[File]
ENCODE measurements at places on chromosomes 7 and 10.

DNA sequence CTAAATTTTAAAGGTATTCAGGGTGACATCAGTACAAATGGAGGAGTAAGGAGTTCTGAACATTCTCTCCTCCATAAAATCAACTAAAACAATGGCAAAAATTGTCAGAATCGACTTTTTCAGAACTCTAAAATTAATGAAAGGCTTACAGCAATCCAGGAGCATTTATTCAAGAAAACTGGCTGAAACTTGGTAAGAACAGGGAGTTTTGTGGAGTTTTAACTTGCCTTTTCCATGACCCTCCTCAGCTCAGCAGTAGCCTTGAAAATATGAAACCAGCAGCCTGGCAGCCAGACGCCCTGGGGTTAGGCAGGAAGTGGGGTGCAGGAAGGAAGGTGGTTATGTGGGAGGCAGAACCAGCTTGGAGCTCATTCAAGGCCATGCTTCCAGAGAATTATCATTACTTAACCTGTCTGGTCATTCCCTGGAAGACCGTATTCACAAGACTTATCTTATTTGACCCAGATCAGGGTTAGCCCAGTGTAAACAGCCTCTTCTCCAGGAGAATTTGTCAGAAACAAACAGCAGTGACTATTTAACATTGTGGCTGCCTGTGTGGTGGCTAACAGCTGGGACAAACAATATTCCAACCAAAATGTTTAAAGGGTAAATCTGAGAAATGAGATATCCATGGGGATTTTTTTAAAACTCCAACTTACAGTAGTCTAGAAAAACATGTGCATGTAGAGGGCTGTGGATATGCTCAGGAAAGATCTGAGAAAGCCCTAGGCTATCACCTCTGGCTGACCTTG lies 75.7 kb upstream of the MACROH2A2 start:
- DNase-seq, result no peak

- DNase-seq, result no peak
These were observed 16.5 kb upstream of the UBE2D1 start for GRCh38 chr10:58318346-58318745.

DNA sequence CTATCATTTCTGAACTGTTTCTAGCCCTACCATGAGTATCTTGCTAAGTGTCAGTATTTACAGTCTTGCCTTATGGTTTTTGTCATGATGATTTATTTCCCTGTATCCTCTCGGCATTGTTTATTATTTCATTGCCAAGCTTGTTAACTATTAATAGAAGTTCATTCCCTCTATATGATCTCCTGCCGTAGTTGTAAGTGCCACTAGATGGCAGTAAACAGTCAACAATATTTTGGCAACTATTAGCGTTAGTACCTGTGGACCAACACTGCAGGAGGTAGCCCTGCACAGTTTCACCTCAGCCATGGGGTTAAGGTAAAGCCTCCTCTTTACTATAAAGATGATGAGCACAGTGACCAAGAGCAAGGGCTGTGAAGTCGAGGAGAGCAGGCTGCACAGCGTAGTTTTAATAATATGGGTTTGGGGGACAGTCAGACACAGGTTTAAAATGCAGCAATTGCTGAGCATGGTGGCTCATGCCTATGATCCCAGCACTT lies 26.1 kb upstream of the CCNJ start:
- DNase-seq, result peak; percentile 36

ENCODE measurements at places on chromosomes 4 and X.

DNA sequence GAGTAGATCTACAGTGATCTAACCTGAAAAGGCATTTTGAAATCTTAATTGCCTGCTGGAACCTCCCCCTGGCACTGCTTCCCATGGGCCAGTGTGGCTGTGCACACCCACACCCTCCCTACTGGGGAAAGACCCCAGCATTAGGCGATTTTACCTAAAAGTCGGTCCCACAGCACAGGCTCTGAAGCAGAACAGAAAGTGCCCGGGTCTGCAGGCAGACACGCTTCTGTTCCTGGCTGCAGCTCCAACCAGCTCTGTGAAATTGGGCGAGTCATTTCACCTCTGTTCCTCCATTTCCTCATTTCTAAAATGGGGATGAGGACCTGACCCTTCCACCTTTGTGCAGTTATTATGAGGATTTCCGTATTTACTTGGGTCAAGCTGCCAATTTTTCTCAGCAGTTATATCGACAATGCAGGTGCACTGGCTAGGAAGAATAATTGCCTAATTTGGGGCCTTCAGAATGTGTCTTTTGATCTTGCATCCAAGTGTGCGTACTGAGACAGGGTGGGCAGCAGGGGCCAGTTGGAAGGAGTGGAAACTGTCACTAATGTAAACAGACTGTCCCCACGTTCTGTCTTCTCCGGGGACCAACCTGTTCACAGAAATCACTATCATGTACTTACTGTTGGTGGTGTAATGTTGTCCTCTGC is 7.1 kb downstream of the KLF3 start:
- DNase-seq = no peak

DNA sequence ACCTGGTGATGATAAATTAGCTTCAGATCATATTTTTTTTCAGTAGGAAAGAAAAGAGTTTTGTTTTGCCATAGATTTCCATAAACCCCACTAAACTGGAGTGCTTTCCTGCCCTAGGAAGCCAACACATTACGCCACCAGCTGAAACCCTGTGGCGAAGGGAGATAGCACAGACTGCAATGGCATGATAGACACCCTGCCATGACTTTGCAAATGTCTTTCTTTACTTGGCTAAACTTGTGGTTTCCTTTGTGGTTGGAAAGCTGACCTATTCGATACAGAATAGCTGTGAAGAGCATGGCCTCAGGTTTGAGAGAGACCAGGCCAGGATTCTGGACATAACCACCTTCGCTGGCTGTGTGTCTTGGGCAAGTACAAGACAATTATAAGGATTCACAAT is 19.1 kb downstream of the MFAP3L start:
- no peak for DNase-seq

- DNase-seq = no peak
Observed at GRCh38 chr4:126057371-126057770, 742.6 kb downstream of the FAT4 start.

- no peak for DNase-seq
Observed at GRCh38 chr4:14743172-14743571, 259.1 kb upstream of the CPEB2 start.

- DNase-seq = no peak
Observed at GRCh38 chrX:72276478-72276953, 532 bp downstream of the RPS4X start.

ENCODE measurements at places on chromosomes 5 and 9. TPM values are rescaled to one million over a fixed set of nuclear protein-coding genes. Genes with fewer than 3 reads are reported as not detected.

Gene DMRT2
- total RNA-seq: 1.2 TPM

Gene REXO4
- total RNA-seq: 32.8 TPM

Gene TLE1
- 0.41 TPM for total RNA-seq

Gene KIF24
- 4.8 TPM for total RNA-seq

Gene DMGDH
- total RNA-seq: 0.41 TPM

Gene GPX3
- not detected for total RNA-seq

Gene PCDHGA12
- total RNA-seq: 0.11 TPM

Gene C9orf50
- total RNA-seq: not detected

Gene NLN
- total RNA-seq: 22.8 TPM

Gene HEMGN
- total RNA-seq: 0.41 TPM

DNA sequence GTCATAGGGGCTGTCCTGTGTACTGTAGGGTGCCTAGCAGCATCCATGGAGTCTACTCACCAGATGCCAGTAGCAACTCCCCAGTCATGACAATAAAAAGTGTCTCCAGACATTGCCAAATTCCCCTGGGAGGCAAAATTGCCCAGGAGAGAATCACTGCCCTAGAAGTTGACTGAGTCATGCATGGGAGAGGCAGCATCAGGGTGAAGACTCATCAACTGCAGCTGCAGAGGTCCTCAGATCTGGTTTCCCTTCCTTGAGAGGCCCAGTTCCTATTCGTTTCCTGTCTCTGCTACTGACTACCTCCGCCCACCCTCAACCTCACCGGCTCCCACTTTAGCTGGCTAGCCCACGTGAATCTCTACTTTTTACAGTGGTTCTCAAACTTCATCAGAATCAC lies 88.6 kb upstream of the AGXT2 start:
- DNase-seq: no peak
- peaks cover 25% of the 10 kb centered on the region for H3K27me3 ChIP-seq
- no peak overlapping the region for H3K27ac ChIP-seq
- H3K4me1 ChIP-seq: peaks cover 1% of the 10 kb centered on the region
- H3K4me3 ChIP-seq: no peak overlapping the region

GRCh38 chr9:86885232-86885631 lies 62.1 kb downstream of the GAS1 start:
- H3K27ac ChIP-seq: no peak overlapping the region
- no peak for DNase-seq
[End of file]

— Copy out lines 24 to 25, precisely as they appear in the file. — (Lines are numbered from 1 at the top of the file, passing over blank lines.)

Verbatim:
Gene TLE1
- 0.41 TPM for total RNA-seq